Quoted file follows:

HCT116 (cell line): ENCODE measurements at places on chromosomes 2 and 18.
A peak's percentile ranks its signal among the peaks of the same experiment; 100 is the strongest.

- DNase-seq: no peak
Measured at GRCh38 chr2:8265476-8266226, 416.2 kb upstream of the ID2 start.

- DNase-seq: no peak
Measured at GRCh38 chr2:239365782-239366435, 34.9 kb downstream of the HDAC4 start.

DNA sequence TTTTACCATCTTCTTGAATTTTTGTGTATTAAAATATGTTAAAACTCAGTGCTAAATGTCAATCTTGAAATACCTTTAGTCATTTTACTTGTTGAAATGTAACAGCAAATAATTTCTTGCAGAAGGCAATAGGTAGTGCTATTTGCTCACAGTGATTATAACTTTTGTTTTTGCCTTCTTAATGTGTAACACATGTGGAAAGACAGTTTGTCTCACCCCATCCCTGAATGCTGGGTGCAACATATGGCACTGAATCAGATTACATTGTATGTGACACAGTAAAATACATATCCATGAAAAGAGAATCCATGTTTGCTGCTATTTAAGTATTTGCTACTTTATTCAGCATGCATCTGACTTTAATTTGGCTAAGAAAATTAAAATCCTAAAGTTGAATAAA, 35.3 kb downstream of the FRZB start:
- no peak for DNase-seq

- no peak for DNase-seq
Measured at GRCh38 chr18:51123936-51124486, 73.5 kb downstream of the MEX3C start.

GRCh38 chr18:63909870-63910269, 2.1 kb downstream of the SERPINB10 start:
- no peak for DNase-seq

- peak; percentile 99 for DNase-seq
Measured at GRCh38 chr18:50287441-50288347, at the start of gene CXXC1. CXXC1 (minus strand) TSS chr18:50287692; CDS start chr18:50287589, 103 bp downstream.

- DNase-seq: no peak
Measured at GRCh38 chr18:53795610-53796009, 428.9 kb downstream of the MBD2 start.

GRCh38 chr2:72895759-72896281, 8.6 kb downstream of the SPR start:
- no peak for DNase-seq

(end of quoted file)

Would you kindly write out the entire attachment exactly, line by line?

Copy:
HCT116 (cell line): ENCODE measurements at places on chromosomes 2 and 18.
A peak's percentile ranks its signal among the peaks of the same experiment; 100 is the strongest.

- DNase-seq: no peak
Measured at GRCh38 chr2:8265476-8266226, 416.2 kb upstream of the ID2 start.

- DNase-seq: no peak
Measured at GRCh38 chr2:239365782-239366435, 34.9 kb downstream of the HDAC4 start.

DNA sequence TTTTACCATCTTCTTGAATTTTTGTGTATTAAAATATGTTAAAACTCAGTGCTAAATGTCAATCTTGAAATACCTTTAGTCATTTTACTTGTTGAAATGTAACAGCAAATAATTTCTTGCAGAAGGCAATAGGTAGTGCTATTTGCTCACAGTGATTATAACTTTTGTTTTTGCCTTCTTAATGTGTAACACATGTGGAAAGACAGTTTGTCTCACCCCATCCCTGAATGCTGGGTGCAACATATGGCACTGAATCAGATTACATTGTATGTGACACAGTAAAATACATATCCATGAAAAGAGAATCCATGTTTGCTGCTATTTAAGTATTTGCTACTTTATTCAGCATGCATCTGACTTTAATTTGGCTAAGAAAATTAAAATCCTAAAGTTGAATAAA, 35.3 kb downstream of the FRZB start:
- no peak for DNase-seq

- no peak for DNase-seq
Measured at GRCh38 chr18:51123936-51124486, 73.5 kb downstream of the MEX3C start.

GRCh38 chr18:63909870-63910269, 2.1 kb downstream of the SERPINB10 start:
- no peak for DNase-seq

- peak; percentile 99 for DNase-seq
Measured at GRCh38 chr18:50287441-50288347, at the start of gene CXXC1. CXXC1 (minus strand) TSS chr18:50287692; CDS start chr18:50287589, 103 bp downstream.

- DNase-seq: no peak
Measured at GRCh38 chr18:53795610-53796009, 428.9 kb downstream of the MBD2 start.

GRCh38 chr2:72895759-72896281, 8.6 kb downstream of the SPR start:
- no peak for DNase-seq